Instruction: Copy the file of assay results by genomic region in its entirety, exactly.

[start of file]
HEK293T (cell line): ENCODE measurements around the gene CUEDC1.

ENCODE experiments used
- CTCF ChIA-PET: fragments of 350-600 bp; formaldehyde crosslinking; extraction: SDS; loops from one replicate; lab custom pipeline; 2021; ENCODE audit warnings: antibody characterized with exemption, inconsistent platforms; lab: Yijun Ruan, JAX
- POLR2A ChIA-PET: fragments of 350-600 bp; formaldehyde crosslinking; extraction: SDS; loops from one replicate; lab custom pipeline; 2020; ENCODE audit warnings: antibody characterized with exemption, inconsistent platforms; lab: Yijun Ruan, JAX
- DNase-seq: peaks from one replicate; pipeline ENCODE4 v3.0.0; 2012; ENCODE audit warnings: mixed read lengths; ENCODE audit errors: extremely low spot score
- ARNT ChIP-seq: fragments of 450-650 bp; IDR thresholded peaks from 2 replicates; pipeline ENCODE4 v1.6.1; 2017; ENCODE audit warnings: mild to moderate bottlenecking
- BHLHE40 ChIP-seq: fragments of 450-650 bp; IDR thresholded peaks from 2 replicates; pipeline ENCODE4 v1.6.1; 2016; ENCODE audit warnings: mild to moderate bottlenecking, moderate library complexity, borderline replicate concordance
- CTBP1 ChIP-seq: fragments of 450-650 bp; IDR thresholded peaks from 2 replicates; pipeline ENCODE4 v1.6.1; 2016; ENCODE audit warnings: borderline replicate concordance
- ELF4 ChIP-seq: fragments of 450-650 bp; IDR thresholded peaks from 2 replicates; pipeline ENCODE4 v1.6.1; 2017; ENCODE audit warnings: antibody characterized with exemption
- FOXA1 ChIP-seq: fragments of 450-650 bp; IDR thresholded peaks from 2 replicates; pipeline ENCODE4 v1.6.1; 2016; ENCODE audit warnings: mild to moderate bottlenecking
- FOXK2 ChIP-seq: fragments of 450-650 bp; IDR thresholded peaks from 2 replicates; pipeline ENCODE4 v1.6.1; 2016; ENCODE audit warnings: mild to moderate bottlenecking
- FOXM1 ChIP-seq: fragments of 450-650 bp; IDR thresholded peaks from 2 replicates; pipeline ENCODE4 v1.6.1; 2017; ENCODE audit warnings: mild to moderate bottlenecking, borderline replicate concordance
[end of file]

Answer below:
HEK293T (cell line): ENCODE measurements around the gene CUEDC1.

ENCODE experiments used
- CTCF ChIA-PET: fragments of 350-600 bp; formaldehyde crosslinking; extraction: SDS; loops from one replicate; lab custom pipeline; 2021; ENCODE audit warnings: antibody characterized with exemption, inconsistent platforms; lab: Yijun Ruan, JAX
- POLR2A ChIA-PET: fragments of 350-600 bp; formaldehyde crosslinking; extraction: SDS; loops from one replicate; lab custom pipeline; 2020; ENCODE audit warnings: antibody characterized with exemption, inconsistent platforms; lab: Yijun Ruan, JAX
- DNase-seq: peaks from one replicate; pipeline ENCODE4 v3.0.0; 2012; ENCODE audit warnings: mixed read lengths; ENCODE audit errors: extremely low spot score
- ARNT ChIP-seq: fragments of 450-650 bp; IDR thresholded peaks from 2 replicates; pipeline ENCODE4 v1.6.1; 2017; ENCODE audit warnings: mild to moderate bottlenecking
- BHLHE40 ChIP-seq: fragments of 450-650 bp; IDR thresholded peaks from 2 replicates; pipeline ENCODE4 v1.6.1; 2016; ENCODE audit warnings: mild to moderate bottlenecking, moderate library complexity, borderline replicate concordance
- CTBP1 ChIP-seq: fragments of 450-650 bp; IDR thresholded peaks from 2 replicates; pipeline ENCODE4 v1.6.1; 2016; ENCODE audit warnings: borderline replicate concordance
- ELF4 ChIP-seq: fragments of 450-650 bp; IDR thresholded peaks from 2 replicates; pipeline ENCODE4 v1.6.1; 2017; ENCODE audit warnings: antibody characterized with exemption
- FOXA1 ChIP-seq: fragments of 450-650 bp; IDR thresholded peaks from 2 replicates; pipeline ENCODE4 v1.6.1; 2016; ENCODE audit warnings: mild to moderate bottlenecking
- FOXK2 ChIP-seq: fragments of 450-650 bp; IDR thresholded peaks from 2 replicates; pipeline ENCODE4 v1.6.1; 2016; ENCODE audit warnings: mild to moderate bottlenecking
- FOXM1 ChIP-seq: fragments of 450-650 bp; IDR thresholded peaks from 2 replicates; pipeline ENCODE4 v1.6.1; 2017; ENCODE audit warnings: mild to moderate bottlenecking, borderline replicate concordance